Identities of the abductors are still unknown
MANILA, Philippines (UPDATED) – After tackling cybersex in the oral arguments on the Cybercrime Prevention Act of 2012 on January 15, the Supreme Court has dismissed the petition that raised the same issue.
The SC junked on Thursday, January 24, the petition filed by De La Salle University student council president Julie Ann Cabuhat, UP student council chair Gabriel Paolo Dino, UE student council president Ephraim Ocampo and blogger Lisandro Elias Claudio. The dismissal brings down the number of petitions against the law to 15.
The High Court said entertaining the petition will unduly delay the proceedings.
The 4 filed a petition on January 12 questioning the validity of the cybercrime law, particularly its provision on cybersex.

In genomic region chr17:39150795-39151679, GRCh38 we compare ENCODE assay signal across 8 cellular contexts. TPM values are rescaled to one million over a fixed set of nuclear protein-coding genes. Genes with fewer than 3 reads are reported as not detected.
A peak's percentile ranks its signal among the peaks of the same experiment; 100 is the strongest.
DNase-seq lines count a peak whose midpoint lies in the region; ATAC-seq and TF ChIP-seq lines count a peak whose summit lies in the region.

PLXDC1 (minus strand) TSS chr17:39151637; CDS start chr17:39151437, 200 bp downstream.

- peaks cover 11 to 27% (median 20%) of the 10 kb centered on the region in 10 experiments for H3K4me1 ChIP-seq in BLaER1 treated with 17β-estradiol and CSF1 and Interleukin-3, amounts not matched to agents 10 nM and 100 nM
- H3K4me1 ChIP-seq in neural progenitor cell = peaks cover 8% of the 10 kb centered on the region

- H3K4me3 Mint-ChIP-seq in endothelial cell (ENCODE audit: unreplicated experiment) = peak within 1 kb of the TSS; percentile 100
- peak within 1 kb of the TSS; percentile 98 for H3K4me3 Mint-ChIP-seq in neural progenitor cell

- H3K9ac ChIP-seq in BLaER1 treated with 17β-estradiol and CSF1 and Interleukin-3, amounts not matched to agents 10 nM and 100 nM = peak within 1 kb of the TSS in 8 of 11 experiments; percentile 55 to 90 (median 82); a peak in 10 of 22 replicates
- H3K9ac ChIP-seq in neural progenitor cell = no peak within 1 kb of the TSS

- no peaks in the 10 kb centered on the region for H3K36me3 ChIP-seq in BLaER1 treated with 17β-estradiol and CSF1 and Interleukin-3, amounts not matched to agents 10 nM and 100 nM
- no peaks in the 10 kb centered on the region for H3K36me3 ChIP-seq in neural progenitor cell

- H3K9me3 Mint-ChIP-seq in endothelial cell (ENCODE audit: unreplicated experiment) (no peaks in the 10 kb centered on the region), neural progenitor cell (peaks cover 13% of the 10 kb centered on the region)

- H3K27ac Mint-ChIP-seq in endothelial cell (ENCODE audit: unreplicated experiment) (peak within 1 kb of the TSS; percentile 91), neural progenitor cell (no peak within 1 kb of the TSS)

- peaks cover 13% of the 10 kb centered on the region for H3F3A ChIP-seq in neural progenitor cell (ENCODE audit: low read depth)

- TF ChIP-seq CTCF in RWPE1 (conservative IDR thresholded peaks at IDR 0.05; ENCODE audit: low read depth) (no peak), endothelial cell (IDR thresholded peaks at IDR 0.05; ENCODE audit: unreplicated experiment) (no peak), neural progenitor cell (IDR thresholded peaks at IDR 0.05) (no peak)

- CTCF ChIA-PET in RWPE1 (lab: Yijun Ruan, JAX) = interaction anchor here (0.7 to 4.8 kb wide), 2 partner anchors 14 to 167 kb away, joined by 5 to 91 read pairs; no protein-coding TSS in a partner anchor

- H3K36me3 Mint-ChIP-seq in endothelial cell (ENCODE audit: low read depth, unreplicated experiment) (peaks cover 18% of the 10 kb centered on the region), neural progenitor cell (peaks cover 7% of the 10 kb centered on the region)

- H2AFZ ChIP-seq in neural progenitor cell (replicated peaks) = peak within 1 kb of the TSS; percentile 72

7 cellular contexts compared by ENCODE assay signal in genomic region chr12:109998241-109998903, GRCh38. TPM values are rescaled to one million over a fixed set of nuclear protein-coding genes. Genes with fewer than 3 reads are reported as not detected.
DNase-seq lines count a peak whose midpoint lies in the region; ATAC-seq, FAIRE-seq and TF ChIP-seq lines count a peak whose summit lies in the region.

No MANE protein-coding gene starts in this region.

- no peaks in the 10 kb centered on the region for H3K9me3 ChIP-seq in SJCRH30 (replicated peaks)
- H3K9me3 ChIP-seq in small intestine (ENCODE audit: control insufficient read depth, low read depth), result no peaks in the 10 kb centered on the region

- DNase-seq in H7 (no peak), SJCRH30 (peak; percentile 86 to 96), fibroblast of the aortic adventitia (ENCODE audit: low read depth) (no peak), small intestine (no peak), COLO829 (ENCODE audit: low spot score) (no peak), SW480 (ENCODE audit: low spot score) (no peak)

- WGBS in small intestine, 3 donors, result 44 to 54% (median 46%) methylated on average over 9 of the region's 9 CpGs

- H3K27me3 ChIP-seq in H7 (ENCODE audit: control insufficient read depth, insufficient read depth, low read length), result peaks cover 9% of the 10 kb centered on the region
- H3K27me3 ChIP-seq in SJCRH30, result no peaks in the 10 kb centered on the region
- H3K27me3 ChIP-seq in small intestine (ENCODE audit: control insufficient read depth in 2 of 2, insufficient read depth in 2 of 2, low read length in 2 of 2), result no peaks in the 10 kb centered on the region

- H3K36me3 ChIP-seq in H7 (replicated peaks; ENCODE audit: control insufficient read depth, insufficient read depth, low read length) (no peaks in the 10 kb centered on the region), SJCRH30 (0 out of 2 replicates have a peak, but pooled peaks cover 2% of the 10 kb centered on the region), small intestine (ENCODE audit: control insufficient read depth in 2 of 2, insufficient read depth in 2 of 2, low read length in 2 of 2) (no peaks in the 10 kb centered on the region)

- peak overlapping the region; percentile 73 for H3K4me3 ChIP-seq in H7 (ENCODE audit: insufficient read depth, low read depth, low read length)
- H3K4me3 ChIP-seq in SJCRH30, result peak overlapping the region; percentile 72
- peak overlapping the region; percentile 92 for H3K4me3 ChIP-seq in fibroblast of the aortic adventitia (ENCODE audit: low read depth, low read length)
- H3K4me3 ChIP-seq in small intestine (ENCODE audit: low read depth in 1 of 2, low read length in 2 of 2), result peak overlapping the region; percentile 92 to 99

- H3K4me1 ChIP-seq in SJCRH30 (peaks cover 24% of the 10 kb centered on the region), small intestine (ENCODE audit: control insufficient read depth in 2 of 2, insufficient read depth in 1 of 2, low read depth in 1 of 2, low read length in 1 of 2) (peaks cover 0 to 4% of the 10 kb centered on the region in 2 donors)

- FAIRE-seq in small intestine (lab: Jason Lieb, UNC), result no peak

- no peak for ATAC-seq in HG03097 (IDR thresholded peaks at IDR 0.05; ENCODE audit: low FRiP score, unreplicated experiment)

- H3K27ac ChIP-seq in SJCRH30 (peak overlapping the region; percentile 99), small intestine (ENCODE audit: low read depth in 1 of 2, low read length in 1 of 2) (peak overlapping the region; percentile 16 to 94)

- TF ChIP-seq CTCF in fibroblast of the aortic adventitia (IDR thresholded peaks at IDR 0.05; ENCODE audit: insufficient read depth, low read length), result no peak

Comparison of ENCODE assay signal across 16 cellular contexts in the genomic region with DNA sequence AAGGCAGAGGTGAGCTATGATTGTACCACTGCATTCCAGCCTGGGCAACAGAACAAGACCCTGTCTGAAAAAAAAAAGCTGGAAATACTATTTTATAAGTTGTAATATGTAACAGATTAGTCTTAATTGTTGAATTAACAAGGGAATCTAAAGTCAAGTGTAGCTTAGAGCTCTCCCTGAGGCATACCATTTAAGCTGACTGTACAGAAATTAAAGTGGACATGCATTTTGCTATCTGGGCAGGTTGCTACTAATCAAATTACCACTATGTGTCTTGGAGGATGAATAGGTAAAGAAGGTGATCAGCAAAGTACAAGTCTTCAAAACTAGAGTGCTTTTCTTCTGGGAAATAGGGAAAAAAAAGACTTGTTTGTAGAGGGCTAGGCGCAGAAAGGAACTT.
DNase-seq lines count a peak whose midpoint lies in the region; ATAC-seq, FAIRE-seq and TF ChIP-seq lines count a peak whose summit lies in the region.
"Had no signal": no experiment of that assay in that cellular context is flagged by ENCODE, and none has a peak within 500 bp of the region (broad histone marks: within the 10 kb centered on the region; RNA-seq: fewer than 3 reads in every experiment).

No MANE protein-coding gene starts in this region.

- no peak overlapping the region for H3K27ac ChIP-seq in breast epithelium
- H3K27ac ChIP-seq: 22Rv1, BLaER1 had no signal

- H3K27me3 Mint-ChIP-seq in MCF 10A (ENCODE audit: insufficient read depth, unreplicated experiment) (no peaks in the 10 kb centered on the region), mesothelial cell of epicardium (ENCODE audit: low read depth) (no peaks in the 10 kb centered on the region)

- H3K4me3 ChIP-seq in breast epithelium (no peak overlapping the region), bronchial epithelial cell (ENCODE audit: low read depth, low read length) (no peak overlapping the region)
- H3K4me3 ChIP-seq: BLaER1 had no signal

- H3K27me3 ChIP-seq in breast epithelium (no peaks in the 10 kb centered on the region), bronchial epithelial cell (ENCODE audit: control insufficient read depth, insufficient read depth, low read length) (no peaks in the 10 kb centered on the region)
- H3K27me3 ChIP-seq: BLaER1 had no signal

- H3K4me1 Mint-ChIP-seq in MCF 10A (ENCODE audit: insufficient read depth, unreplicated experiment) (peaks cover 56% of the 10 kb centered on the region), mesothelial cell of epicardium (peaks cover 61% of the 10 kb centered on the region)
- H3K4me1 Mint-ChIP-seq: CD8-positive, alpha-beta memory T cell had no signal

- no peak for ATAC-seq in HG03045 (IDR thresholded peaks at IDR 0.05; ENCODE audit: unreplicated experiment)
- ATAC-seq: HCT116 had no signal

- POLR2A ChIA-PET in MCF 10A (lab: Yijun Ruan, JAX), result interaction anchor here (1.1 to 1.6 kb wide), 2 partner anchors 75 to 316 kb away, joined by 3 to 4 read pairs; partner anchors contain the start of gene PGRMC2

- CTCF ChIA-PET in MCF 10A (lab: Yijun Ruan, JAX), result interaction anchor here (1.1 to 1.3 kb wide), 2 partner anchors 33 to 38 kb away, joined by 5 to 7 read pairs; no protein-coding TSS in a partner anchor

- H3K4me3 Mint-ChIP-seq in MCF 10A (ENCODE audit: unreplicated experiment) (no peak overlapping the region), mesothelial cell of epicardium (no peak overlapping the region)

Section 4(c)(1) of the cybercrime law punishes cybersex (the willful engagement, maintenance, control, or operation, directly or indirectly, of any lascivious exhibition of sexual organ or sexual activity, with the aid of a computer system, for favor or consideration)."
Justice Roberto Abad had tasked lawyer Harry Roque to include the issue in his oral arguments last January 15. Roque said the provision should be nullified because it does not clearly define what constitutes lascivious acts. It could also lead to censorship, Roque told the Court.
The 15 other petitions said the cybercrime law should be declared unconstitutional because of its provisions on online libel, real-time collection of data, and government power to shut down web sites.
The SC will hold a second round of oral arguments on January 29, where Solicitor General Francis Jardeleza will defend the validity of the law save for Sec. 19 or the takedown clause. The government said this provision should be struck down for being unconstitutional because it constitutes prior restraint. – Rappler.com